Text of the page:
German-American Day on October 6th celebrates the anniversary of the first German immigrants’ arrival in America and also serves as a perfect justification for binge-eating bratwurst and downing beer like there’s no tomorrow. German immigrants and their descendants have had a significant influence on American culture and history ever since they arrived and founded Germantown in Pennsylvania.
Germans have made more contributions than you might realize, from creating the first kindergartens to creating the Santa Claus tale! Today, we’re celebrating German culture and reviewing German immigration to America. Many of the cultural influences we witness now were shaped during these early years of German immigration to America. For instance, German immigrants introduced kindergarten during this time as well as the tradition of Christmas trees, the delectable hamburger, and the pretzel.
History Of German-American Day:
There have always been German-Americans living in America. Several Germans were among the Jamestown immigrants in 1608. German immigrants began to come in greater numbers around 1670, and most of them chose to settle in Pennsylvania and New York. Germans notably founded Germantown in Pennsylvania, and the state continues to have the biggest population of German Americans in the nation.
German immigrants arrived in the greatest numbers between 1820 and World War 1. Following the 1848 German Revolutions, many sought political or religious freedom, earning them the nickname “Forty-Eighters” from other Americans. German immigrants started to move into the Midwest, where they filled key cities like Chicago, Milwaukee, Cincinnati, and more.
The German emphasis on the value of universal education had a significant impact on the developing American educational system. German businessmen, such as Steinway and Studebaker, built companies whose goods, such as pianos and covered wagons, helped define significant periods in American history.
German-Americans had a difficult time during World War 1. Politicians were concerned that German-Americans would have divided allegiances and undermine American war efforts as a result of the anti-German sentiment; even the President questioned the loyalty of those who practiced “hyphenated Americanism.”
Many German musical compositions and other works of art were not performed or displayed, and Germans were not even permitted to assist at the Red Cross. More than 110,000 Germans fled their own country during World War II in search of freedom in America.
By 1970, the prejudice against Germans had mostly vanished, and immigrants from that region of Europe found many things in common with German-Americans. Most people today wouldn’t be able to distinguish many German-American cultural contributions even if they tried since they have been so thoroughly absorbed into American society.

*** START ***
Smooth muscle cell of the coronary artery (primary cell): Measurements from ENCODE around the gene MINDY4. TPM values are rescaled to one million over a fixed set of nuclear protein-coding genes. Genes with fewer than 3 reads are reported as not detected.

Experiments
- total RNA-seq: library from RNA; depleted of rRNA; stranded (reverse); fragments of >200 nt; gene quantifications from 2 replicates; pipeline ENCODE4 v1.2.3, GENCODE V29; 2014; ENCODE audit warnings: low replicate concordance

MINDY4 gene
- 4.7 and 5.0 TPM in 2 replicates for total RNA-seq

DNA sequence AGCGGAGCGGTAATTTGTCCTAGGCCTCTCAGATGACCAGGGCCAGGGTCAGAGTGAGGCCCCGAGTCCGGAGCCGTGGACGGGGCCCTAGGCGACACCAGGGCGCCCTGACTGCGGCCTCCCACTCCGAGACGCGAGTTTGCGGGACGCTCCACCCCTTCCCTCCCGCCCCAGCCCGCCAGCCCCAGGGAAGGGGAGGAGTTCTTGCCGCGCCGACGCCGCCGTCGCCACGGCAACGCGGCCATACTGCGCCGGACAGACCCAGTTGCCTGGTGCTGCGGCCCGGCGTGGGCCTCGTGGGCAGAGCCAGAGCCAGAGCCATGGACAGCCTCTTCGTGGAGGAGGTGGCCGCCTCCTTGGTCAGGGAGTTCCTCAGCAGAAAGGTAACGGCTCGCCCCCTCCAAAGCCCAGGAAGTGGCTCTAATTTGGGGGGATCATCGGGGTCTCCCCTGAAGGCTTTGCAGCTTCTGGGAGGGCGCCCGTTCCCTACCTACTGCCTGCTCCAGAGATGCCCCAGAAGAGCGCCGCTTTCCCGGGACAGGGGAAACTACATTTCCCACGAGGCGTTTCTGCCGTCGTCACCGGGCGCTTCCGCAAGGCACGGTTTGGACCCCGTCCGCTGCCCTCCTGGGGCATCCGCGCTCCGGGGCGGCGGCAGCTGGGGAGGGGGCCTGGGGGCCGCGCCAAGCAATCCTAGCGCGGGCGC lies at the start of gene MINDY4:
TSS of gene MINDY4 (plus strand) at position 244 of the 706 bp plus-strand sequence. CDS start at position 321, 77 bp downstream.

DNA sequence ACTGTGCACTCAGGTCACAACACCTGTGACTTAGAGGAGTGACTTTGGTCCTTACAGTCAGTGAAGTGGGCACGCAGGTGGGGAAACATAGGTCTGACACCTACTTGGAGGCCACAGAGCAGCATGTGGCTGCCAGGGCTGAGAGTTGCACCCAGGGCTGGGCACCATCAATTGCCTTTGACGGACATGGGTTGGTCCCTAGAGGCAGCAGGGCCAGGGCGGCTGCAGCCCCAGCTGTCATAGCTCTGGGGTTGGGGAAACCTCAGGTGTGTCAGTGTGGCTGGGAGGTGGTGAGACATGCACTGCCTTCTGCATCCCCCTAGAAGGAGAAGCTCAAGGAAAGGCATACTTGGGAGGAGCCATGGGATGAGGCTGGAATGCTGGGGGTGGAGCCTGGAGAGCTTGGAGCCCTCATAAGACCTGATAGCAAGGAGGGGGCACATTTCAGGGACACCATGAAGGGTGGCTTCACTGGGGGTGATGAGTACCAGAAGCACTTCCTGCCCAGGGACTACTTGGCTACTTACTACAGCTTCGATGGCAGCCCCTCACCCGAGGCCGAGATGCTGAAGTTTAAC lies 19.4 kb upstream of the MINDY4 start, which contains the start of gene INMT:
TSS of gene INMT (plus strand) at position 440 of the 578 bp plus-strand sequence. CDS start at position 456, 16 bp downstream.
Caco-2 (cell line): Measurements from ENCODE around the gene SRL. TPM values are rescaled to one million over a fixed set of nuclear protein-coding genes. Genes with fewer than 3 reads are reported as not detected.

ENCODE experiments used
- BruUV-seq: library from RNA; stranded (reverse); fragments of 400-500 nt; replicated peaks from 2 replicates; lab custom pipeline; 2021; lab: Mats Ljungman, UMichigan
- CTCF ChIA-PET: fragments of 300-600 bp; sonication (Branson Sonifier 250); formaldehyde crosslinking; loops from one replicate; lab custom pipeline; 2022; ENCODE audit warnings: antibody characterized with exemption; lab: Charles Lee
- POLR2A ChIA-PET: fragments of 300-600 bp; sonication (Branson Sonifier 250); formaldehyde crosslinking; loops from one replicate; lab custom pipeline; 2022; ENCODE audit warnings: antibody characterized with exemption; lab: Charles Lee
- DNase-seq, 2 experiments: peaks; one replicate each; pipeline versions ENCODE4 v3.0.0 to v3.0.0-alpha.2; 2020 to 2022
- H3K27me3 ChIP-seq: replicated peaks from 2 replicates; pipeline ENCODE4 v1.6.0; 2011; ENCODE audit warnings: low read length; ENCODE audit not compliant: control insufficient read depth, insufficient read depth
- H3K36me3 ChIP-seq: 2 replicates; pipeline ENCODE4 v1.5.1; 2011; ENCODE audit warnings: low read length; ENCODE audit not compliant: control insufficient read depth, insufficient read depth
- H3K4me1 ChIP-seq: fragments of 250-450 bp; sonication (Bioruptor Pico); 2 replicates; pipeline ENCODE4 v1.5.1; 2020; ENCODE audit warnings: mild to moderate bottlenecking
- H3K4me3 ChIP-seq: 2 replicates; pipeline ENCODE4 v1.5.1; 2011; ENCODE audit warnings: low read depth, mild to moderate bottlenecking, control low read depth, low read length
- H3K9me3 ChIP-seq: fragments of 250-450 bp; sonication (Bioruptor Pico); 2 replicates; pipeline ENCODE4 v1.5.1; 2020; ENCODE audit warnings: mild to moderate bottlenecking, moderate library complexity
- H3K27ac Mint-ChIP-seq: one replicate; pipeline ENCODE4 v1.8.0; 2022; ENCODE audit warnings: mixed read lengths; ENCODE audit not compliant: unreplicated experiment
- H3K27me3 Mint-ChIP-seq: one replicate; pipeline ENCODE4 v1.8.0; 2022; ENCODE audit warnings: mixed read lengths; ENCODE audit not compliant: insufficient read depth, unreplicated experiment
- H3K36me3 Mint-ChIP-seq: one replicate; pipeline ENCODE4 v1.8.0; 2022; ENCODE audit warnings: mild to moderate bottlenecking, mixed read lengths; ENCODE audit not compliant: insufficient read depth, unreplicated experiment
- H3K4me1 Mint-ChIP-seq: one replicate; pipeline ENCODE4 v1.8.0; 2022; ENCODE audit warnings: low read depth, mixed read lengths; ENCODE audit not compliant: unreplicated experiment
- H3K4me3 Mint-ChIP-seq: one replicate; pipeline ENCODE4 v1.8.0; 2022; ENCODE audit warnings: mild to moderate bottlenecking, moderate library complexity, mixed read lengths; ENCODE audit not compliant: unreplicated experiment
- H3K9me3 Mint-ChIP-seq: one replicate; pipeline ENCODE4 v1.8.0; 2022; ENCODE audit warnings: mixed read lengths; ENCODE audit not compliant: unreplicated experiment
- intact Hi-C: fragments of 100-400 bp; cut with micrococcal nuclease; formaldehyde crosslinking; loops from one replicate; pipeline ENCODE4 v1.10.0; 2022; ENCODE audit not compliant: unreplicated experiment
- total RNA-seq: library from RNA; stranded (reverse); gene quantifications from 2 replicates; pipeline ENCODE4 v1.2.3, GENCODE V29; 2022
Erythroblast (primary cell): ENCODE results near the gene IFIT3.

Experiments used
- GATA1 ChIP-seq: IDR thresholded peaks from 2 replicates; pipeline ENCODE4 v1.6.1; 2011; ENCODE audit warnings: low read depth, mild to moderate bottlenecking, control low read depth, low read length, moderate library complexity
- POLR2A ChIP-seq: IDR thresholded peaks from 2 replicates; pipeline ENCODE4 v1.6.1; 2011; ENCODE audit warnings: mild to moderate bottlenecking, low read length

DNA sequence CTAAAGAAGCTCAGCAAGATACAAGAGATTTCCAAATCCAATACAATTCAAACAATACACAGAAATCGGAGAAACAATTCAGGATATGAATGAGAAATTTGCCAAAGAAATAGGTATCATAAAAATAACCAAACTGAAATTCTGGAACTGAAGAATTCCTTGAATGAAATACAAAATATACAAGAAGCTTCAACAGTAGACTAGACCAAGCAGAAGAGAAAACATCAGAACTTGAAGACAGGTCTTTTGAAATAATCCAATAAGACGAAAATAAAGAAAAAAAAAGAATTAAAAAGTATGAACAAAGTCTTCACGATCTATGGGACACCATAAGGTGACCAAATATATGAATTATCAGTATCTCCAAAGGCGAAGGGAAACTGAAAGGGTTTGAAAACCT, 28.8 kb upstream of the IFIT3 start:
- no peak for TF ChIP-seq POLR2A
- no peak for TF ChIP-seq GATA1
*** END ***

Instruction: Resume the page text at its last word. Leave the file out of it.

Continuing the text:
How To Observe German-American Day?
You should be proud of your German American history. Invite friends and family to taste the foods and customs of Germany. Exchange languages. Learn about the words that English borrowed from German. Visit local museums to learn more about the history of immigration. On social media, use the hashtag #GermanAmericanDay.
German-American Day Activities:
Learn the history of Germans in America
By 1670, German immigrants had already begun to settle in the British colonies, and they have since made substantial contributions to our culture, economy, and political system. An excellent way to mark National German-American Day is to recognize how Germans have influenced the America we know today.
Go out for some German cuisine
Visit a restaurant that serves the most authentic bratwurst and sauerkraut if you can’t make them yourself! Have both currywurst and schnitzel instead of having to choose.
Post #GermanAmericanDay on social media
Share your content using the hashtag #GermanAmericanDay, whether it’s a video of you attempting to recall the German phrases you learned in high school or simply a photo of the homemade käsespätzle you cooked, to encourage other German-Americans to talk about their heritage and culture.
In modern America, German culture is so ubiquitous that its origins are occasionally forgotten. Many people are unaware that the Germans had a significant influence on our educational system and the idea of universal education, and without their cultural customs, we wouldn’t have the Easter Bunny. In addition to this, numerous German-Americans rose to prominence as entrepreneurs and leaders.